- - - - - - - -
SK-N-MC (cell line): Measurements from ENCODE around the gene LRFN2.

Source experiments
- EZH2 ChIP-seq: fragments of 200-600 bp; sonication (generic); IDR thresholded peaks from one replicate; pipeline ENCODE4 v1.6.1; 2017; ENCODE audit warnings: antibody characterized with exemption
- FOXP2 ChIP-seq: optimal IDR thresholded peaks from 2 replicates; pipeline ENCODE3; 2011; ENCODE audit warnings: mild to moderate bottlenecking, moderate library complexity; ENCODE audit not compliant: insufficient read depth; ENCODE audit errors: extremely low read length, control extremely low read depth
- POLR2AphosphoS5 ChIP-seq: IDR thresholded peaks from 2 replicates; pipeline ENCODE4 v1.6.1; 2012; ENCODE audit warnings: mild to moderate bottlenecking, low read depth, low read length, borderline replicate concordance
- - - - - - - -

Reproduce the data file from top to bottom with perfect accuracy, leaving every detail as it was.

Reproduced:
SK-N-MC (cell line): Measurements from ENCODE around the gene LRFN2.

Source experiments
- EZH2 ChIP-seq: fragments of 200-600 bp; sonication (generic); IDR thresholded peaks from one replicate; pipeline ENCODE4 v1.6.1; 2017; ENCODE audit warnings: antibody characterized with exemption
- FOXP2 ChIP-seq: optimal IDR thresholded peaks from 2 replicates; pipeline ENCODE3; 2011; ENCODE audit warnings: mild to moderate bottlenecking, moderate library complexity; ENCODE audit not compliant: insufficient read depth; ENCODE audit errors: extremely low read length, control extremely low read depth
- POLR2AphosphoS5 ChIP-seq: IDR thresholded peaks from 2 replicates; pipeline ENCODE4 v1.6.1; 2012; ENCODE audit warnings: mild to moderate bottlenecking, low read depth, low read length, borderline replicate concordance